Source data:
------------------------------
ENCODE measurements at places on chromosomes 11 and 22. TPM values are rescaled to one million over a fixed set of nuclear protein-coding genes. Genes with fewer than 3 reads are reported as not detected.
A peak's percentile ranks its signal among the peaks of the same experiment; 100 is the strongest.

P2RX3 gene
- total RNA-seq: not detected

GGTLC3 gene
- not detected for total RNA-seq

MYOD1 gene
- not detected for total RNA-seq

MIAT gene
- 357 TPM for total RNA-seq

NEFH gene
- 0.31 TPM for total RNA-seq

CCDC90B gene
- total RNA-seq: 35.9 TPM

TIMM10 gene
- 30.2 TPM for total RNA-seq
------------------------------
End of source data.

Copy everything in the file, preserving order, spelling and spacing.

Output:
ENCODE measurements at places on chromosomes 11 and 22. TPM values are rescaled to one million over a fixed set of nuclear protein-coding genes. Genes with fewer than 3 reads are reported as not detected.
A peak's percentile ranks its signal among the peaks of the same experiment; 100 is the strongest.

P2RX3 gene
- total RNA-seq: not detected

GGTLC3 gene
- not detected for total RNA-seq

MYOD1 gene
- not detected for total RNA-seq

MIAT gene
- 357 TPM for total RNA-seq

NEFH gene
- 0.31 TPM for total RNA-seq

CCDC90B gene
- total RNA-seq: 35.9 TPM

TIMM10 gene
- 30.2 TPM for total RNA-seq